Military to remain on streets until at least 2020, says army
Unions representing military personnel are concerned about statements made this week that training programmes would be cut to allow Belgian soldiers to focus on skills required to patrol the streets
‘Overseas operations ought to be core business’
Unions responded by demanding more information, concerned about the pressure being put on military personnel.
The discussion arose following an incident in which a man pulled a knife on three patrolling soldiers in Brussels last week. One soldier was injured, and the man was shot dead.
There is no likelihood of the terrorist threat being reduced in the near future, according to the army. That would mean cuts in training programmes that focus on duties or defence skills other than patrolling the streets.
“It’s about time measures were taken,” said Yves Huwart of the ACMP union, pointing out that troops are already overworked by security duties. “But we are afraid that this, with a steadily shrinking army, offers no solution for the long term.”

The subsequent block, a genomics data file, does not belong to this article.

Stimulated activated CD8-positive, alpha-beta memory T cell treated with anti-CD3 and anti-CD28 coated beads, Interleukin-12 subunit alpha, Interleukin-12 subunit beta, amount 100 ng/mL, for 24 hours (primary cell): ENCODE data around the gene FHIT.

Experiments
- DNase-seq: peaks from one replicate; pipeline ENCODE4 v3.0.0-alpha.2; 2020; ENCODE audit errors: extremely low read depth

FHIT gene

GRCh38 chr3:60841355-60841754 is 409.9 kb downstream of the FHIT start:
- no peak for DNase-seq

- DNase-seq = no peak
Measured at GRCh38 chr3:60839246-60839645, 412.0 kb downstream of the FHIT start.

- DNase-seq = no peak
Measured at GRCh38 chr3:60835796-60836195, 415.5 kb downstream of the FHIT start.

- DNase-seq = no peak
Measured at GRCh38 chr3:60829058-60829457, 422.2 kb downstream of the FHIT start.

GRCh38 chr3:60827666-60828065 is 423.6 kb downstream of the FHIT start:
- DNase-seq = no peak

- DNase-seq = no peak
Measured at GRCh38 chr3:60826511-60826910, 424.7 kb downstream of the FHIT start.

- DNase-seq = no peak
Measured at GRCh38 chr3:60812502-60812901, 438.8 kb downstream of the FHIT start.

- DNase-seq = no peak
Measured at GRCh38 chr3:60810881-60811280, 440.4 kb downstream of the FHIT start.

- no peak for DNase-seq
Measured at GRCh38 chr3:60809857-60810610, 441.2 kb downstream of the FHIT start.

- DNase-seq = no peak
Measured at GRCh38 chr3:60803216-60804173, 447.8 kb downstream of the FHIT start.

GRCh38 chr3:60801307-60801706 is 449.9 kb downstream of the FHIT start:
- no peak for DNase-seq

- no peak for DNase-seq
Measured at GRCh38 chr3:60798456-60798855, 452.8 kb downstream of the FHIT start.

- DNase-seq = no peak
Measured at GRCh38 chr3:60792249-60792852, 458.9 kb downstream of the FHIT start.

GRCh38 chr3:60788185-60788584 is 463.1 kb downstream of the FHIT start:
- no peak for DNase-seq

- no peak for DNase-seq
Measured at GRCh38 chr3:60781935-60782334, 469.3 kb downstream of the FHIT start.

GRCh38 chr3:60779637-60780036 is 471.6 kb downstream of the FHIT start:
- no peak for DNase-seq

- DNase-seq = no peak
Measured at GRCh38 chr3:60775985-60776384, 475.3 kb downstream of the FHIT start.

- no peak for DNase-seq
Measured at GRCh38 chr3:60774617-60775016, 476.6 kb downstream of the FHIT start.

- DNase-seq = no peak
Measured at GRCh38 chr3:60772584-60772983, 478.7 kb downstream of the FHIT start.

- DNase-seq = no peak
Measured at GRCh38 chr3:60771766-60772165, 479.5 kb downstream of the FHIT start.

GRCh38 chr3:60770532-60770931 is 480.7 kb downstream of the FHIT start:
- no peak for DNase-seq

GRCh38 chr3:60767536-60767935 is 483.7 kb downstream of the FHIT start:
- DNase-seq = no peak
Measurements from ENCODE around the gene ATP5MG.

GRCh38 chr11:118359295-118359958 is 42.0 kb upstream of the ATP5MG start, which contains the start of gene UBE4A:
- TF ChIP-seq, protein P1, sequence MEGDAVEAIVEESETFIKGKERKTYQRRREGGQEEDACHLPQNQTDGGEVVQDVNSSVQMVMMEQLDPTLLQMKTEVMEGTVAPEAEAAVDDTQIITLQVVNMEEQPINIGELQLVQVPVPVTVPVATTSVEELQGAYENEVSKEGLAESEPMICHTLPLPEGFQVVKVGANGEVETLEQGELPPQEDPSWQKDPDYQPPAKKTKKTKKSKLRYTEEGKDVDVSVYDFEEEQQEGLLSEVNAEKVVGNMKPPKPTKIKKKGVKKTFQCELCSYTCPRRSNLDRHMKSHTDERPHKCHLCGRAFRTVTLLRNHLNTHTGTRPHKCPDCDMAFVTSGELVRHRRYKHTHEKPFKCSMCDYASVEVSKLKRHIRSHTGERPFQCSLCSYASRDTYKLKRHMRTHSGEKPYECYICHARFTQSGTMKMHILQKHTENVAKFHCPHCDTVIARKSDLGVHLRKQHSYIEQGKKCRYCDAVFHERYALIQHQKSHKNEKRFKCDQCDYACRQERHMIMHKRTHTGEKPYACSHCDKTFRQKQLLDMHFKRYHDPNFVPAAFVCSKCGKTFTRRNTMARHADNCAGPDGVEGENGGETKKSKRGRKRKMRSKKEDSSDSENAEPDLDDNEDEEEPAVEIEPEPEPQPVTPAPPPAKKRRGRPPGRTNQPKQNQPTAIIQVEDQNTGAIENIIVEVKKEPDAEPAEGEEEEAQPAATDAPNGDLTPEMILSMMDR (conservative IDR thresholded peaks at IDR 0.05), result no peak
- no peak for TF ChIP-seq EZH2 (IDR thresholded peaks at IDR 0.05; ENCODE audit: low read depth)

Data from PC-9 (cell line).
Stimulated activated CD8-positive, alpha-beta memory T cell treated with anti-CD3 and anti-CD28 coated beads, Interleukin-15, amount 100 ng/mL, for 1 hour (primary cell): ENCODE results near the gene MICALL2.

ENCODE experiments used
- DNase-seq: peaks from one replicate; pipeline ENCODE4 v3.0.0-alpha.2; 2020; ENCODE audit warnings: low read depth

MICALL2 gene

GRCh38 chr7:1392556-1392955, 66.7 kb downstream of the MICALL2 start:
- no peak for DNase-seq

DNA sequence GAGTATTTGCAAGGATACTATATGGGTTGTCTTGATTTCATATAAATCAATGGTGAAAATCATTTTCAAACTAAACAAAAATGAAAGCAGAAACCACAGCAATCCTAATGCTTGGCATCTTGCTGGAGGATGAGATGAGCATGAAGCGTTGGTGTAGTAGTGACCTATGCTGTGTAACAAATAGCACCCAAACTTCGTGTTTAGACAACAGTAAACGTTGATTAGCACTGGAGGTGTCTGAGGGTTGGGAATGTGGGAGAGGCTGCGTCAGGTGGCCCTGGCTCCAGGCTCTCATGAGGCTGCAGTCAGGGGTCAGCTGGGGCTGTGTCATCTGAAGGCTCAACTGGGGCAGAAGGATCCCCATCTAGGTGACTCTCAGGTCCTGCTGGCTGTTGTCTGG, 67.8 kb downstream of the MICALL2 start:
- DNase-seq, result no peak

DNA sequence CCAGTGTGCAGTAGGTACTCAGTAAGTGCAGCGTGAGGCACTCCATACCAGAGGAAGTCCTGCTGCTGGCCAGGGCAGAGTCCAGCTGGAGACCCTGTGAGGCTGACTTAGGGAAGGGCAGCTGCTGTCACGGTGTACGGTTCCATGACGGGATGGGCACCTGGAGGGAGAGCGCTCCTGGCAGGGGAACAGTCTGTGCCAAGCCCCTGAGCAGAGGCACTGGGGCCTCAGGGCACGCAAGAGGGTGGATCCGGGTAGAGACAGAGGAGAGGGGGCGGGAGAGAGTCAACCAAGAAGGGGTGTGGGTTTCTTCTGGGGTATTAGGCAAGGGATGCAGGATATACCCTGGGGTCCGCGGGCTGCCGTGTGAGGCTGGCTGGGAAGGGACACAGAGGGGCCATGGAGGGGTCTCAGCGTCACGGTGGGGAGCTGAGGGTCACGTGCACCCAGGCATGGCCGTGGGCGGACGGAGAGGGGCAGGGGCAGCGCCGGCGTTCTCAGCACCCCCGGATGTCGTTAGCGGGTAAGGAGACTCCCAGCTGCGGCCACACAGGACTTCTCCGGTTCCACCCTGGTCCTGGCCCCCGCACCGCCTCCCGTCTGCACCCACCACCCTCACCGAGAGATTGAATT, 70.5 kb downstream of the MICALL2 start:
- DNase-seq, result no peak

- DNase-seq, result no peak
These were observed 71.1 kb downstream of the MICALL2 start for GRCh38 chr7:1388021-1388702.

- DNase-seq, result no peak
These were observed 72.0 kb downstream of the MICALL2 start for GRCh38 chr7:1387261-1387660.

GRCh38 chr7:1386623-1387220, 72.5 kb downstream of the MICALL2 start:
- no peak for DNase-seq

Edwin Lauwereins of the VSOA union agreed. ““The government must come up with a structural solution,” he said. “That could include the creation of a security corps to take over guard duty. The first hiring process was supposed to take place at the beginning of this year.”
The new corps would be charged with security at Brussels Airport, nuclear sites, international institutions and government buildings.
“We risk losing our skills if we can’t exercise them,” said Walter Van den Broeck of ACV. “That’s not good for the defence ministry. Overseas operations ought to be the core business of defence. I hope our expertise in that area doesn’t disappear.”